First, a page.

"The government said it required residents (in the area of the nuclear power plants) to evacuate 'just to make sure.' But the government should also explain why (residents must evacuate.)"

That Thursday night, TEPCO announced that radiation levels near the reactor had gone down slightly, to 3,754 microsieverts at 10:20 a.m. from 3,782 at 9:40 a.m. following watering by the GSDF.

And although GSDF helicopters were set to continue dropping water on the No. 3 reactor again on Friday, CNIC staff member Chihiro Kamisawa pointed to the very small drop in radiation on Thursday and said that the spent fuel rods might be evaporating the water as they heated, so inhibiting the rods' cooling.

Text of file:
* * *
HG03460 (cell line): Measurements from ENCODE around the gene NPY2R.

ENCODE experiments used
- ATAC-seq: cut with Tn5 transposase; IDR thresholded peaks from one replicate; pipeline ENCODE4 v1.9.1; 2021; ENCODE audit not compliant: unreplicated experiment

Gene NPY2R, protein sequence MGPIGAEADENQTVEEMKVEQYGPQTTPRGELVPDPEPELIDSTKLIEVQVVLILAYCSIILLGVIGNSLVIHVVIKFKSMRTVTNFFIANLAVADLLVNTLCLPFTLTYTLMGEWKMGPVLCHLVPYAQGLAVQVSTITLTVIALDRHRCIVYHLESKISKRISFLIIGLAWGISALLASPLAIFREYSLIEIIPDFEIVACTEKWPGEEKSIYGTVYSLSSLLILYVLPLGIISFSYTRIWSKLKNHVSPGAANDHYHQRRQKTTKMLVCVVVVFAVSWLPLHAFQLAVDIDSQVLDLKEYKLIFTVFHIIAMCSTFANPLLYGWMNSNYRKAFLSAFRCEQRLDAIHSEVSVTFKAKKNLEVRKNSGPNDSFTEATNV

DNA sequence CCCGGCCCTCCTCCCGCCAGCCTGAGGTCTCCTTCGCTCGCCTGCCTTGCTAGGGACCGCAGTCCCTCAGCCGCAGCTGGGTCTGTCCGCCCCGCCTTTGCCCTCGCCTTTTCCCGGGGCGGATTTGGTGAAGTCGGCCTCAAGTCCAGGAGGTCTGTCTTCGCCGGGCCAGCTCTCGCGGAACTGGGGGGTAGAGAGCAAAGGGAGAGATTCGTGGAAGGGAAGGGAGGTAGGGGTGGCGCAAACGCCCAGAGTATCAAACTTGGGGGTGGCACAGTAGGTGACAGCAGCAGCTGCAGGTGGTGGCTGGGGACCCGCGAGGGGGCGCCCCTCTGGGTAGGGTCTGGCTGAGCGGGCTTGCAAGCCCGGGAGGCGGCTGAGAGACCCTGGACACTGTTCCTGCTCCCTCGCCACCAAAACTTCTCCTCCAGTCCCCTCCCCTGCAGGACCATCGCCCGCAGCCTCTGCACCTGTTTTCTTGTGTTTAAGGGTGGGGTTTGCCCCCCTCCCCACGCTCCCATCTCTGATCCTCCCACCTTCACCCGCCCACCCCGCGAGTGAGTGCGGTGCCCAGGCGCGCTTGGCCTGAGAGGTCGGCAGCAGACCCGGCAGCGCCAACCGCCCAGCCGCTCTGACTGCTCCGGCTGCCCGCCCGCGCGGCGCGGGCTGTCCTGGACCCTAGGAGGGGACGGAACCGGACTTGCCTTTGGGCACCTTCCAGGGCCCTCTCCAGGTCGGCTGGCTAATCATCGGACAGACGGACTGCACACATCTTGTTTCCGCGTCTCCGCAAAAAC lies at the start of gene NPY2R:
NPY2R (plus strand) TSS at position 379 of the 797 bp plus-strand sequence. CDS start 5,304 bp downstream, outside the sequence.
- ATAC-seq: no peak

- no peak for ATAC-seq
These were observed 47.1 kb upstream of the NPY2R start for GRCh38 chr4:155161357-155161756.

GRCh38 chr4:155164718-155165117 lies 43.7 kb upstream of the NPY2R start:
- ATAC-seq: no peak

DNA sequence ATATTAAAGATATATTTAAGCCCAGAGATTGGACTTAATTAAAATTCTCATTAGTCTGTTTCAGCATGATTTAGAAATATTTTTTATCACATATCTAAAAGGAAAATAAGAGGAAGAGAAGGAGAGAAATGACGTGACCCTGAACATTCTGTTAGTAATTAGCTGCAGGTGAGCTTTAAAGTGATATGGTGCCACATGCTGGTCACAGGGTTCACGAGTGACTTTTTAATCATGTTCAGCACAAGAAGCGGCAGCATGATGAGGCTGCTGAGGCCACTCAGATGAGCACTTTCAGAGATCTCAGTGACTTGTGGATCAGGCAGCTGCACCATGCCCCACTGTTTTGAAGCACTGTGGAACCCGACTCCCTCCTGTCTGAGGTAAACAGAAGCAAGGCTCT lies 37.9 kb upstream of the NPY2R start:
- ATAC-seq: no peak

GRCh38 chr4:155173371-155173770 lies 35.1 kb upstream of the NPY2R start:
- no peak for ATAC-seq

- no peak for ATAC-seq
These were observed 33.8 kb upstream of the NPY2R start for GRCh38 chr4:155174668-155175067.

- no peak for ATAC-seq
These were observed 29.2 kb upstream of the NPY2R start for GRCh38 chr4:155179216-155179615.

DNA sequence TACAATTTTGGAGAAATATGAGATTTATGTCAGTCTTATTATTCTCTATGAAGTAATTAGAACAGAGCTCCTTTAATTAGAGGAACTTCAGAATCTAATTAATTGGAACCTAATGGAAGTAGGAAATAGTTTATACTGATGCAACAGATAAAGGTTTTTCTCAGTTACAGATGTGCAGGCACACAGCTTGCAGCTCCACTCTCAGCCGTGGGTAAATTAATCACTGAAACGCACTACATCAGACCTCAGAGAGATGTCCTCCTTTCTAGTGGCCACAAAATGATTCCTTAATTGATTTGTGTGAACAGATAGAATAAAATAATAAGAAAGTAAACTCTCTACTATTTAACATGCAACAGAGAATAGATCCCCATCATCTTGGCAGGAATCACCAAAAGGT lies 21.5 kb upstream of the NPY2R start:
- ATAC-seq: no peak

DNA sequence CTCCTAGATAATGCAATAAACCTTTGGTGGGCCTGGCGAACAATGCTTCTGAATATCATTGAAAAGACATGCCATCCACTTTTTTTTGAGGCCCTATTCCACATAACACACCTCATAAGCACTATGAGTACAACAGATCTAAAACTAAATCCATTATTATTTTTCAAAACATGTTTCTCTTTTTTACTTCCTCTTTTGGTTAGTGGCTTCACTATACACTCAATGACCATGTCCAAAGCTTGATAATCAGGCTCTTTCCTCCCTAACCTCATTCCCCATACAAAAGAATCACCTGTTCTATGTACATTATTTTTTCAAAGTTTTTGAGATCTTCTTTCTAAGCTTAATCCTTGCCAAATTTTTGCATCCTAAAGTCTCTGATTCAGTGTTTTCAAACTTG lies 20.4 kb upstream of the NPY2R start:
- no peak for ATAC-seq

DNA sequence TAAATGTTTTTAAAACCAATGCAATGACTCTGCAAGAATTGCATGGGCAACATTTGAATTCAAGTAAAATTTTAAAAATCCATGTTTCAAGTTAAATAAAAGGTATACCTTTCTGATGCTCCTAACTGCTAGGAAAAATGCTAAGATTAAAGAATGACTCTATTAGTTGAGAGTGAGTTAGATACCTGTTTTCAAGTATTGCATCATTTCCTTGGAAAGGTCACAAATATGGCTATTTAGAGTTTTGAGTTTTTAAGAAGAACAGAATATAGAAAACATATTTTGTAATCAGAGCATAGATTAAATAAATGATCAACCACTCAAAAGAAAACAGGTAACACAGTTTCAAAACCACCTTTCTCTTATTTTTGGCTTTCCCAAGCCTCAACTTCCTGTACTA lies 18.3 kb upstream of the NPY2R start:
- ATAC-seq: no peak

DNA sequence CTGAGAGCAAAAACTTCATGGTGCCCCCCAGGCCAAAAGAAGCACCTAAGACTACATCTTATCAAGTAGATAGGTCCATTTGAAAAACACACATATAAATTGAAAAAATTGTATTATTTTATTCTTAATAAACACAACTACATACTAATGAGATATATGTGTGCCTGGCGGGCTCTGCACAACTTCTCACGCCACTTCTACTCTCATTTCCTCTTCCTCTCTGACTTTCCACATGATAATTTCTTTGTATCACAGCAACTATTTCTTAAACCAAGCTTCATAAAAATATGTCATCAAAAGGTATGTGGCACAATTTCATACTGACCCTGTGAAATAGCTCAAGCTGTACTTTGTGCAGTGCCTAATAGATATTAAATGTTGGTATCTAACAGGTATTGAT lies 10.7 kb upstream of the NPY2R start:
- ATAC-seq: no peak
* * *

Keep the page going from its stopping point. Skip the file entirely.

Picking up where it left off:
Meanwhile, in addition to the FCCJ press conferences, CNIC also held others at its Tokyo office a couple of times every day after the quake, and also broadcast them on the live video-streaming website Ustream, as well as carrying live tweets from its viewers. Many of the tweets said the explanations given by Goto were easier to understand and more meaningful than those of the experts appearing on TV. And indeed, the number of Ustream CNIC viewers had reached 795,740 as of Friday evening.

To read "Japan's deadly game of nuclear roulette," a dreadfully prescient, science-based story by Leuren Moret that appeared in Timeout on May 23, 2004, visit jtimes.jp/nuclear